“One of the exciting moments for me was the detection of methane in the Martian atmosphere. On Earth, most methane is produced biologically by past or present organisms. The same could possibly be true for Mars. Of course, there are a lot of possible alternatives to the methane on Mars and it is still considered controversial. But that just adds to the excitement.”

As part of the ongoing effort to understand the Martian environment, scientists have spent the past 20 years studying if four specific strains of methanogen – Methanothermobacter wolfeii, Methanosarcina barkeri, Methanobacterium formicicum, Methanococcus maripaludis – can survive on Mars. While it is clear that they could endure the low-oxygen and radiation (if underground), there is still the matter of the extremely low air-pressure.

Graduate students Rebecca Mickol and Navita Sinha prepare to load methanogens into the Pegasus Chamber housed in W.M. Keck Laboratory. Credit: University of Arkansas

With help from the NASA Exobiology & Evolutionary Biology Program (part of NASA’s Astrobiology Program), which issued them a three-year grant back in 2012, Mickol and her team took a new approach to testing these methanogens. This included placing them in a series of test tubes and adding dirt and fluids to simulate underground aquifers. They then fed the samples hydrogen as a fuel source and deprived them of oxygen.

The next step was subjecting the microorganisms to pressure conditions analogues to Mars to see how they might hold up. For this, they relied on the Pegasus Chamber, an instrument operated by the ACSPS in their W.M. Keck Laboratory for Planetary Simulations. What they found was that the methanogens all survived exposure to pressures of 6 to 143 millibars for periods of between 3 and 21 days.

This study shows that certain species of microorganisms are not dependent on a the presence of a dense atmosphere for their survival. It also shows that these particular species of methanogens could withstand periodic contact with the Martian atmosphere. This all bodes well for the theories that Martian methane is being produced organically – possibly in subsurface, wet environments.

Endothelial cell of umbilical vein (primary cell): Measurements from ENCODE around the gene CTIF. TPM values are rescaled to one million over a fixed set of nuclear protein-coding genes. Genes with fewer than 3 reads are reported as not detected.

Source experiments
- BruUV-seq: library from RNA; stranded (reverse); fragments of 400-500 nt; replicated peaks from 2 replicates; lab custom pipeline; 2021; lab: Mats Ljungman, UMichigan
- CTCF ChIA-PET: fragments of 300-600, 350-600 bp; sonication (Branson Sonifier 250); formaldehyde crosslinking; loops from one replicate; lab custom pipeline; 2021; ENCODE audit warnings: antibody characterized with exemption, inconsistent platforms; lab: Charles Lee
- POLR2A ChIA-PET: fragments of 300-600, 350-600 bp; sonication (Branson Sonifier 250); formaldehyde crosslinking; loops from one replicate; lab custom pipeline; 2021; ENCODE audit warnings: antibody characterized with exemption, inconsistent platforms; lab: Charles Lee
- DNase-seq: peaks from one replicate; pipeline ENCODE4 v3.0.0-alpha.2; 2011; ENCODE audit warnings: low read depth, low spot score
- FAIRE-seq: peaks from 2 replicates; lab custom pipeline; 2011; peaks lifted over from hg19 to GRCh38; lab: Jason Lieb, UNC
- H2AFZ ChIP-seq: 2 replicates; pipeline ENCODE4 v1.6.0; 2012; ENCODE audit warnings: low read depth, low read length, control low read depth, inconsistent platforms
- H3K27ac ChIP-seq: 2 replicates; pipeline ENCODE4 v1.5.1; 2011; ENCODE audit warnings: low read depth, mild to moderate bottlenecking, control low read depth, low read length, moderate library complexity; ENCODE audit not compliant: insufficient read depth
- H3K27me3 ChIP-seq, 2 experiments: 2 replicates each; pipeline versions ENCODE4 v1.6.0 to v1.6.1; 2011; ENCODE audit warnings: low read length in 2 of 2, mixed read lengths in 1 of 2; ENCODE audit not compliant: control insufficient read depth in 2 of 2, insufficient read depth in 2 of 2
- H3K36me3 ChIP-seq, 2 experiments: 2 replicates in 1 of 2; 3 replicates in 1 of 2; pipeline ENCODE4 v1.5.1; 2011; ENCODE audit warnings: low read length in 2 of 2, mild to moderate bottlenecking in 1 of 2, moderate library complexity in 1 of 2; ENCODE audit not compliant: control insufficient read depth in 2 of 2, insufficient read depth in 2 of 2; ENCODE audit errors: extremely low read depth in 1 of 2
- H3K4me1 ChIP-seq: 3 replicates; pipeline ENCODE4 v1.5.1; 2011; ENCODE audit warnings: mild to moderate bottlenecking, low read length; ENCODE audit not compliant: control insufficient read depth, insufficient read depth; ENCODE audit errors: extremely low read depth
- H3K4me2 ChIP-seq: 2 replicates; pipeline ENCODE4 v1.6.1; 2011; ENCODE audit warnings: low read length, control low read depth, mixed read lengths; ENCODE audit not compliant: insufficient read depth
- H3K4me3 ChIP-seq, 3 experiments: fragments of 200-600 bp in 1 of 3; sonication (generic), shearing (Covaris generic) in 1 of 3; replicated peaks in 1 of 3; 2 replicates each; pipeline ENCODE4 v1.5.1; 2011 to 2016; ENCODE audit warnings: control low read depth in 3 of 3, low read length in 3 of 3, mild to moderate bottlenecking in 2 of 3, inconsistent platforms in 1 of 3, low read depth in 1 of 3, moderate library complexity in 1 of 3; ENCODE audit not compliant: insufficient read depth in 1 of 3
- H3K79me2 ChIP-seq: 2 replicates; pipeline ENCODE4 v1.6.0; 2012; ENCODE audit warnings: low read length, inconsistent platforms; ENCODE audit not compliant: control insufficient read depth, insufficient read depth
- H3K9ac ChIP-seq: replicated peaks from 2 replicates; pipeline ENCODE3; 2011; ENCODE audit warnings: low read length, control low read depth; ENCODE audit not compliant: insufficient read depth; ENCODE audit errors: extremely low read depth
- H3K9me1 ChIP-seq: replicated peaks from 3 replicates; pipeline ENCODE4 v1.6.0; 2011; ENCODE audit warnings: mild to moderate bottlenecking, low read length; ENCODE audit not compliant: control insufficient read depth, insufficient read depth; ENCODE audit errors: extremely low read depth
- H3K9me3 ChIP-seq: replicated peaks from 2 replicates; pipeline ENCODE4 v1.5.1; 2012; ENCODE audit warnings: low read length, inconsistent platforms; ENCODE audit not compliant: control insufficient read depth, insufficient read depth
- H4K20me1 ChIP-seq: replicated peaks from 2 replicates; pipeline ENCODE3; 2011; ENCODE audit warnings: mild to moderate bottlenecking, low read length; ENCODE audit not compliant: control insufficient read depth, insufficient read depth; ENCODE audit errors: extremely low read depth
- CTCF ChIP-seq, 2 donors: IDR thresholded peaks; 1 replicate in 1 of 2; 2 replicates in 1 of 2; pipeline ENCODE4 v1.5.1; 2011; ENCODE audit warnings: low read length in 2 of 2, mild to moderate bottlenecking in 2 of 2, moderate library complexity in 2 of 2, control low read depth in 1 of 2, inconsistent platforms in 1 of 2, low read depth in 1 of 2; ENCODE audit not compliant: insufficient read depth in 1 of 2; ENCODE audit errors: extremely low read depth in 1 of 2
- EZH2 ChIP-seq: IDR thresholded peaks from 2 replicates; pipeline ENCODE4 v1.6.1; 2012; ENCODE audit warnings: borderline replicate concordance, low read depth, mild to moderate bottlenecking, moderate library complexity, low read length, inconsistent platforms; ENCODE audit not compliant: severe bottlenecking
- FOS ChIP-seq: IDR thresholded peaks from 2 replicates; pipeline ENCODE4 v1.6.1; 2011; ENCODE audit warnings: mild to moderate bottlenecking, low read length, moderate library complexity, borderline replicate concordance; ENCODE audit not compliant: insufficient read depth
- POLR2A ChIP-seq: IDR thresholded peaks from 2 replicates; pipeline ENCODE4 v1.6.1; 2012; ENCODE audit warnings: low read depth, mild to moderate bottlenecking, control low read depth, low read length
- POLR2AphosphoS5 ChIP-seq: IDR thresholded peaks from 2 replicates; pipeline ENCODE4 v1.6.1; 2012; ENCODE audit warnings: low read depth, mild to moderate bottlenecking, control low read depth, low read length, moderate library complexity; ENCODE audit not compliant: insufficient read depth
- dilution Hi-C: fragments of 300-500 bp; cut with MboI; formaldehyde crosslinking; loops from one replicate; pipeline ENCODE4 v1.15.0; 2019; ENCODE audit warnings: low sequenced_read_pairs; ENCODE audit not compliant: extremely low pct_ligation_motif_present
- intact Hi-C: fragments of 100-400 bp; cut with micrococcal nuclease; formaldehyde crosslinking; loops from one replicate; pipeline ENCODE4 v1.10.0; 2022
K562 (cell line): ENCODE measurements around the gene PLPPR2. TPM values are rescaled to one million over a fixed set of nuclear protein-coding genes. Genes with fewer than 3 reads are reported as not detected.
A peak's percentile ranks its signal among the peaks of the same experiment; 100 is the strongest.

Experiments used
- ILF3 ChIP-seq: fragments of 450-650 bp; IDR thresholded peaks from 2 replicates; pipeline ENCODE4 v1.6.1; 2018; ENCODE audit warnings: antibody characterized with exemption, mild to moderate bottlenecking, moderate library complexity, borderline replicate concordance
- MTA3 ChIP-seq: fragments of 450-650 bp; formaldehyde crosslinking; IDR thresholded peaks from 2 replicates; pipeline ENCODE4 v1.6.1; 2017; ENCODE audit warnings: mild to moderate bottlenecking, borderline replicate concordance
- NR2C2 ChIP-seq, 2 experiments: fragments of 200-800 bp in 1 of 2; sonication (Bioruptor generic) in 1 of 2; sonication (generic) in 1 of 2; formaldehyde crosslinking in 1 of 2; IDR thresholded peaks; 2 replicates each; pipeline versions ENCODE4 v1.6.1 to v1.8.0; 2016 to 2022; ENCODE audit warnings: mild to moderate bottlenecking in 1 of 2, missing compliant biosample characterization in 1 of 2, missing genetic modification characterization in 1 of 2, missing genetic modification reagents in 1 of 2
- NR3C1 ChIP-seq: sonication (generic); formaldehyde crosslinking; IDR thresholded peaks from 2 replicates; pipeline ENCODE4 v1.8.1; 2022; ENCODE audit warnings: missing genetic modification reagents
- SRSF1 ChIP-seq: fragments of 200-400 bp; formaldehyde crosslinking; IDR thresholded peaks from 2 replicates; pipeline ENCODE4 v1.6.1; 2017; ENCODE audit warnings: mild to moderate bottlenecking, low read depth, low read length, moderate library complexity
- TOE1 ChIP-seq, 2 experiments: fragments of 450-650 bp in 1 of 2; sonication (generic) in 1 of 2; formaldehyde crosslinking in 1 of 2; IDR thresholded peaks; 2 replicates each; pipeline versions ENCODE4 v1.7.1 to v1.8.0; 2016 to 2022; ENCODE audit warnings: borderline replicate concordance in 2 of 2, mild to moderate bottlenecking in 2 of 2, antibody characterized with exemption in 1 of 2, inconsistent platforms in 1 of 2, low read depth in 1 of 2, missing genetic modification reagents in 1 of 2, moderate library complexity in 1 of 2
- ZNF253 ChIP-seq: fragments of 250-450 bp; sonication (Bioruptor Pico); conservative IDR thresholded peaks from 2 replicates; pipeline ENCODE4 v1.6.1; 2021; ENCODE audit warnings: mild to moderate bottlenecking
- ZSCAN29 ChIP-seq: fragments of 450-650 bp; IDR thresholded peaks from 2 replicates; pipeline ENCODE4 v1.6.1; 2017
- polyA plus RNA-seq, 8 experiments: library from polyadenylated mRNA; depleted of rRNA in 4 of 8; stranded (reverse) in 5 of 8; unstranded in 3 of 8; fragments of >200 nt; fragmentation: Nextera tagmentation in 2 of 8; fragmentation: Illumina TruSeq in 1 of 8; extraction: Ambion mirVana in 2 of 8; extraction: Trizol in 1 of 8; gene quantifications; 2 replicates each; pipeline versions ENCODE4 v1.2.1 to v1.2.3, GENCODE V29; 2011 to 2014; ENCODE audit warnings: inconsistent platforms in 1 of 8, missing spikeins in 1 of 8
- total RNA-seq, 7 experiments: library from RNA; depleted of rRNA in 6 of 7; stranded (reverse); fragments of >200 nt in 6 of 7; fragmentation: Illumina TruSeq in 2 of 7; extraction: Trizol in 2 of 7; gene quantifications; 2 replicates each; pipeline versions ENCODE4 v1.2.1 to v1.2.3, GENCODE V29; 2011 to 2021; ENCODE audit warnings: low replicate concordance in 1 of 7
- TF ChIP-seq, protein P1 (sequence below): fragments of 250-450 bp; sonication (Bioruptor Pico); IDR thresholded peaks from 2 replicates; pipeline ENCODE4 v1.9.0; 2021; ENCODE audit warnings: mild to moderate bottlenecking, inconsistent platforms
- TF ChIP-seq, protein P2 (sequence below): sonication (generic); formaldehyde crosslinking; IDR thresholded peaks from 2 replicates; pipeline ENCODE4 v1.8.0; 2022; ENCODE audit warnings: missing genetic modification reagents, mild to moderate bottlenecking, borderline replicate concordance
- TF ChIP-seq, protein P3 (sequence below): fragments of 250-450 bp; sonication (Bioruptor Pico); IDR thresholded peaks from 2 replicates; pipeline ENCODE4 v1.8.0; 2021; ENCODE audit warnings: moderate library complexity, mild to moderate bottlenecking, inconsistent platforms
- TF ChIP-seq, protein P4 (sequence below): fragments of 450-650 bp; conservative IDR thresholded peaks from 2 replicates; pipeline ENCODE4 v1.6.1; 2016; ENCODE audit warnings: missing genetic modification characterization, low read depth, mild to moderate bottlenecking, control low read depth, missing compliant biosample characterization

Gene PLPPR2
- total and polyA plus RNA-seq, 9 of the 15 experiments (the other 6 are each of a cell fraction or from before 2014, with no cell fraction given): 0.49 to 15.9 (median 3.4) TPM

This is especially good news in light of evidence provided by NASA’s HiRISE instrument concerning Mars’ recurring slope lineae, which pointed towards a possible connection between liquid water columns on the surface and deeper levels in the subsurface. If this should prove to be the case, then organisms being transported in the water column would be able to withstand the changing pressures during transport.

The possible ways methane might get into Mars’ atmosphere, ranging from subsurface microbes and weathering of rock and stored methane ice called a clathrate. Ultraviolet light can work on surface materials to produce methane as well as break it apart into other molecules (. Credit: NASA/JPL-Caltech/SAM-GSFC/Univ. of Michigan

The next step, according to Mickol is to see how these organisms can stand up to temperature. “Mars is very, very cold,” she said, “often getting down to -100ºC (-212ºF) at night, and sometimes, on the warmest day of the year, at noon, the temperature can rise above freezing. We’d run our experiments just above freezing, but the cold temperature would limit evaporation of the liquid media and it would create a more Mars-like environment.”

Scientists have suspected for some time that life may still be found on Mars, hiding in recesses and holes that we have yet to peek into. Research that confirms that it can indeed exist under Mars’ present (and severe) conditions is most helpful, in that it allows us to narrow down that search considerably.

In the coming years, and with the deployment of additional Mars missions – like NASA’s Interior Exploration using Seismic Investigations, Geodesy and Heat Transport (InSight) lander, which is scheduled for launch in May of next year – we will be able to probe deeper into the Red Planet. And with sample return missions on the horizon – like the Mars 2020 rover – we may at last find some direct evidence of life on Mars!

Further Reading: Astrobiology Magazine, Origins of Life and Evolution of Biospheres

How Bad is the Radiation on Mars?

Human exploration of Mars has been ramping up in the past few decades. In addition to the eight active missions on or around the Red Planet, seven more robotic landers, rovers and orbiters are scheduled to be deployed there by the end of the decade. And by the 2030s and after, several space agencies are planning to mount crewed missions to the surface as well.